The optimiser uses a Branch and Bound algorithm to determine which assets should undergo maintenance and at what times, to minimise the cost objective function. The optimisation process is represented in Figure 2. It automatically accounts for reduced throughput during maintenance periods (due to the asset undergoing maintenance being offline) — as well as improved asset performance and therefore system performance following the maintenance. For example, Figure 6 shows the evaluation of a scenario in which heat exchanger HX-03 is scheduled for maintenance after 30 days and HX-04 after 90 days. During the maintenance periods, the respective heat exchangers are offline, resulting in increased fuel requirements. However, after the maintenance events, the fuel requirements drop sharply due to improved asset performance.

Solution

The optimiser provides at a minimum, the following outputs:

  1. A maintenance schedule which includes a list of assets that should undergo maintenance as well as when they should undergo maintenance.
  2. The benefit associated the optimal maintenance schedule relative to the scenario where there is no maintenance.

It can also be set up to provide a list of multiple maintenance schedules, each with its benefit analysis. This allows us the opportunity to choose from one of several maintenance schedules of similar benefit, based on any intangible criteria unaccounted for by the optimiser.

We may also choose to evaluate different sets of optimisation inputs. For example, we can run the optimiser with different cost/revenue scenarios and compare results from these scenarios. This comparison affords us the ability to hedge our bets with respect to maintenance schedules, i.e., we may choose to follow a schedule that is not necessarily optimal for a specific set of optimisation inputs but which provides consistent benefits across various scenarios.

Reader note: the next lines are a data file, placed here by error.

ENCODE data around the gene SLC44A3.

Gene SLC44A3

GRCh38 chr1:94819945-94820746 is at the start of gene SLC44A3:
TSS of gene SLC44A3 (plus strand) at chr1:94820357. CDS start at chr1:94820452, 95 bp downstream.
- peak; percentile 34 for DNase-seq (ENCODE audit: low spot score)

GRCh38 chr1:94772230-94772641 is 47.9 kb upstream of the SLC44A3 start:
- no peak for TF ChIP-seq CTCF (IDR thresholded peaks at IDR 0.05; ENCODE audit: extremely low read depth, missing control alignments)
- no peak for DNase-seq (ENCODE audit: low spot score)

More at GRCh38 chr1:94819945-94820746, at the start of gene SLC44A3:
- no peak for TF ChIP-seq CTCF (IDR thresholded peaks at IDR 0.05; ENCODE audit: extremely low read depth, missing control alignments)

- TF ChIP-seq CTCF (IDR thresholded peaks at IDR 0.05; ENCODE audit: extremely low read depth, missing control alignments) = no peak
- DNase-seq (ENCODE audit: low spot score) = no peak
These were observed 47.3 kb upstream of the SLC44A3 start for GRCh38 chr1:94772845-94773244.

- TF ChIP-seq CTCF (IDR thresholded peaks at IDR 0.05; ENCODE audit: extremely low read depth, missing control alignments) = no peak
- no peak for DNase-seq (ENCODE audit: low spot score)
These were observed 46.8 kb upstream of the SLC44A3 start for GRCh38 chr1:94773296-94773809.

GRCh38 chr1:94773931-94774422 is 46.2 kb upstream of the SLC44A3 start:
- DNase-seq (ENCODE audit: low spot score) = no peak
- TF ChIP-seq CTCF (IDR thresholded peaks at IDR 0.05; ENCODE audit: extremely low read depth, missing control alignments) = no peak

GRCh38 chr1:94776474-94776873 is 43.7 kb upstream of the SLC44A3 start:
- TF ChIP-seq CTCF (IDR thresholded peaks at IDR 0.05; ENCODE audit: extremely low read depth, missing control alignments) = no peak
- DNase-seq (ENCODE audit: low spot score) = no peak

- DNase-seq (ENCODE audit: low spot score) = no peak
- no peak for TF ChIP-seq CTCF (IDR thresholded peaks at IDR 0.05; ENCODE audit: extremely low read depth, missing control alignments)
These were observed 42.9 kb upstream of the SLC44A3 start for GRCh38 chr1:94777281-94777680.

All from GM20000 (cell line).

Summary

SymphonyAI Industrial’s Optimal Maintenance Scheduler is an easy-to-implement, highly customisable tool to plan maintenance activities for assets in a process unit in a way that maximises revenue or minimises cost at the plant level; it also allows for the comparison of different future scenarios. Its constituent models can either be built upon elements in SymphonyAI Industrial’s Analytics Library such as the Physics Modeling Library, the Deep Prophecy Engine, and the Reduced Order Modeling framework, or can be custom-built according to specific needs; any changes to the constituent models are automatically reflected in all subsequent runs of the optimiser without manual intervention, making model management hassle-free.

All these features ensure that the OMS can be used across a wide variety of industrial applications, while being convenient to set up, customise, update, and manage.